Traffic

Traffic Q&A: It’s past time for losers in primary election to take down signs

Campaign signs are not supposed to be placed in such a way as to create a traffic hazard or block visibility. These at North 30th Street and Union Avenue in Tacoma seem to be straddling the line. Can you find the oncoming car?
Campaign signs are not supposed to be placed in such a way as to create a traffic hazard or block visibility. These at North 30th Street and Union Avenue in Tacoma seem to be straddling the line. Can you find the oncoming car? alynn@thenewstribune.com

Q: I would like to know what the rules are about campaign signage in and around our area. The primary election is over, and yet I still have to crane my neck to safely see around “Vote for Me” signs everywhere.

Shouldn’t there be a time limit — signs up only so many days before and so many days after an election? Jack D., Puyallup

A: Jack’s right.

There seemingly are campaign signs cluttering every corner from here to Kettle Falls, which is a long way from Pierce County for those of you ignorant of Washington geography.

Some are placed in what we deem to be dangerous areas. Have you tried turning left onto North 30th Street from Union Avenue in Tacoma recently? Tough to see oncoming traffic through the copse of campaign signs there.

And there’s thin evidence the things even make a difference in campaigns.

We know: Whine, whine. But what of the rules?

Depends on the jurisdiction.

Here’s what the Tacoma sign code has to say about campaign signs:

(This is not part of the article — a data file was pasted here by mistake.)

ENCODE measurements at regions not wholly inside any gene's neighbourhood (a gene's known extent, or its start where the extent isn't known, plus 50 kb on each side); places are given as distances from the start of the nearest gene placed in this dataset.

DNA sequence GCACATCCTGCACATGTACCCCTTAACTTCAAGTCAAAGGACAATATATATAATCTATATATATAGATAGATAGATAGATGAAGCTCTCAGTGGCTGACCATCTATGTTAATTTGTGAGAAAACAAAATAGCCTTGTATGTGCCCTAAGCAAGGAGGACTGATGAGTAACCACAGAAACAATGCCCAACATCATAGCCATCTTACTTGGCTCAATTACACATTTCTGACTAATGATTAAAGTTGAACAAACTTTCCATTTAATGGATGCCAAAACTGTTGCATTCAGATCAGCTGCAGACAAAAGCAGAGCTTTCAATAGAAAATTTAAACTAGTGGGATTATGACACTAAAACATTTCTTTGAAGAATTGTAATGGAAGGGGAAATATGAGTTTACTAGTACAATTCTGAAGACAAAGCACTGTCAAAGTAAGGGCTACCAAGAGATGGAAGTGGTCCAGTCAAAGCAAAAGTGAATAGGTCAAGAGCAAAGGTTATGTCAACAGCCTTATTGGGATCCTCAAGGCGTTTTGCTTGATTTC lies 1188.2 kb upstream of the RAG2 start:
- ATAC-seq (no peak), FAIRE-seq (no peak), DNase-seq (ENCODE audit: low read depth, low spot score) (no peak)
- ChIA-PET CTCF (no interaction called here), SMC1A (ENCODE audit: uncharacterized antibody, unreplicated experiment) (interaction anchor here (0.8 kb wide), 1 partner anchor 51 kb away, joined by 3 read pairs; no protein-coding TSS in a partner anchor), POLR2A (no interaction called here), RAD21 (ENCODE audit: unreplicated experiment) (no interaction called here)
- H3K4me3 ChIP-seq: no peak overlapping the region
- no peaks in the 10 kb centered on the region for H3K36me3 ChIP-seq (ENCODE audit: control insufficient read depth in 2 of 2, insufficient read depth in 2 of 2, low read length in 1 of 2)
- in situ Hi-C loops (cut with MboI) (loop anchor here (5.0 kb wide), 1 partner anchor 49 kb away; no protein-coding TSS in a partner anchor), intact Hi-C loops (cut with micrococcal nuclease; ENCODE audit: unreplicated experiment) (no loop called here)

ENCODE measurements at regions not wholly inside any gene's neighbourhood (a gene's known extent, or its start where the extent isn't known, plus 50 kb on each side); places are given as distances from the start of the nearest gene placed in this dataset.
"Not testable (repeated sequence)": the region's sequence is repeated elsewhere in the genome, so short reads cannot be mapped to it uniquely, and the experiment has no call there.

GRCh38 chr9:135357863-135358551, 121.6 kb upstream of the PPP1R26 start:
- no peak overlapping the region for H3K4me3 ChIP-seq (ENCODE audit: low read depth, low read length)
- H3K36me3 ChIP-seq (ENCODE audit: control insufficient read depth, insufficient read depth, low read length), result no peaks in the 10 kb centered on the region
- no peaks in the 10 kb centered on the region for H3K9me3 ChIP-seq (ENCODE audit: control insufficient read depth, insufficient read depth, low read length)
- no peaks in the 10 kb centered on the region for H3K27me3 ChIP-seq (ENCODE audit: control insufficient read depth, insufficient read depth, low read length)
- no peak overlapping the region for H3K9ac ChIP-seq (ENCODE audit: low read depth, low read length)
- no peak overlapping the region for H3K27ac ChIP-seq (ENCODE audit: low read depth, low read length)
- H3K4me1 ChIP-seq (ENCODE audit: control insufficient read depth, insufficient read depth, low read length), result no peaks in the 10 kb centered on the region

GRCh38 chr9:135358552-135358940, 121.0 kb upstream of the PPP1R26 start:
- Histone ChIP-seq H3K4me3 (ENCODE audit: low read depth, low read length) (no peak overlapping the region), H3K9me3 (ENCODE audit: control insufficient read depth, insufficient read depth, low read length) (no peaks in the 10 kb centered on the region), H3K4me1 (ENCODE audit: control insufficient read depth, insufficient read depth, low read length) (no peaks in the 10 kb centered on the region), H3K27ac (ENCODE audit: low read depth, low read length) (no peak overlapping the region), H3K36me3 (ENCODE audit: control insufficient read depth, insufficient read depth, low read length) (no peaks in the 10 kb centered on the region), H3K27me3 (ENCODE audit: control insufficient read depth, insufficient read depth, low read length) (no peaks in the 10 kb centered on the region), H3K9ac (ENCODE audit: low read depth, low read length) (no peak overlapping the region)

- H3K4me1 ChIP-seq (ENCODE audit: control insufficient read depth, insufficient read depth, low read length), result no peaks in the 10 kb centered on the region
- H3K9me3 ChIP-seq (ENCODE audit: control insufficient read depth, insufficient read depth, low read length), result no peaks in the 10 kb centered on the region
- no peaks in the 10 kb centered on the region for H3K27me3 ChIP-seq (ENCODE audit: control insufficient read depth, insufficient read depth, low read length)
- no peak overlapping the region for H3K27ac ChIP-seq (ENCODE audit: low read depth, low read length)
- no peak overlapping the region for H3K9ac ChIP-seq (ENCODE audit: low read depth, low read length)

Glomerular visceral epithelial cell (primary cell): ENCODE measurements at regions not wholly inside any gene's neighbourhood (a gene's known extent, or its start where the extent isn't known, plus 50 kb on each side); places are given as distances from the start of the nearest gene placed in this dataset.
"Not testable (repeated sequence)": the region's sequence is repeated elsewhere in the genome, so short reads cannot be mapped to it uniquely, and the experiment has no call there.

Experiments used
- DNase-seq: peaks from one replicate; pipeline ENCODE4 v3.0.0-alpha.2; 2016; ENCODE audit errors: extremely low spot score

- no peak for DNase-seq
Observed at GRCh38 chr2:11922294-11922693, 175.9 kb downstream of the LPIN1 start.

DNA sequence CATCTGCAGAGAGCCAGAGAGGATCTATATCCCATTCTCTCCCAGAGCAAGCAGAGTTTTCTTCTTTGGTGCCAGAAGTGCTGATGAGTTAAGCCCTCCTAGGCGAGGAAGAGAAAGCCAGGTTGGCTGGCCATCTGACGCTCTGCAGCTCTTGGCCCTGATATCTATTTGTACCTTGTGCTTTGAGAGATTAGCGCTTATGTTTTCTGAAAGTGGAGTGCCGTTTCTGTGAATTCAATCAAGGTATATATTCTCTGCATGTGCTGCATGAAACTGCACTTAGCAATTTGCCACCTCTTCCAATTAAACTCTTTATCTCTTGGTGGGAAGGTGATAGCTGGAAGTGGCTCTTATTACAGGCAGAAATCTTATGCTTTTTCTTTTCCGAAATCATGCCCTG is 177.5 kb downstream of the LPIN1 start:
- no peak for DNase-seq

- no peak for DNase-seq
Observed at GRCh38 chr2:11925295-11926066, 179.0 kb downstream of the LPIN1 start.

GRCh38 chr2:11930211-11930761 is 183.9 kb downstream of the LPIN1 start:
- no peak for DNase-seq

“Such political signs shall not be displayed more than seven days after the date of the election for which it was intended. In cases where a general election follows a primary election, those signs for candidates whose names will appear on the ballot in the general election may be displayed during the interim period and up to seven days after the general election.”

The Pierce County code rule is virtually the same, but candidates have 10 days to take down their signs.

Our reading of the laws is that primary winners can keep their signs up through the general election and a little beyond, but that the losers have to take their signs down shortly after the primary is over. Like now.

But “when” isn’t the only operative word in the sign codes. “Where” is also important.

The Tacoma code allows campaign signs on the right of way but asserts that they shall be installed “in such a manner as not to constitute a traffic hazard or impair or impede pedestrian thoroughfares.”

This from the Pierce County Election Guide for Candidates, 2016 edition:

“Political signs shall not exceed 32 square feet in area and shall not obstruct safe visibility of any mobile or pedestrian traffic.”

The state takes a harsher stand, according to state Department of Transportation guidelines for candidates. To wit:

“The erection of temporary political campaigns signs within the right of way of all state highways is prohibited.”

The Transportation Department’s guidelines included the following entreaty to candidates, which, frankly, made us chuckle:

“We sincerely hope that candidates for public office will observe the laws and regulations enacted to limit driver distraction and protect and preserve the roadside beauty of our state. Thank you in advance for your courtesy in this matter.”

Public works departments, not the police or elections officials, usually are the folks tasked with dealing with illegally placed campaign signs.

To report such signs in unincorporated Pierce County, call 253-798-6000.

Adam Lynn: 253-597-8644, @TNTAdam

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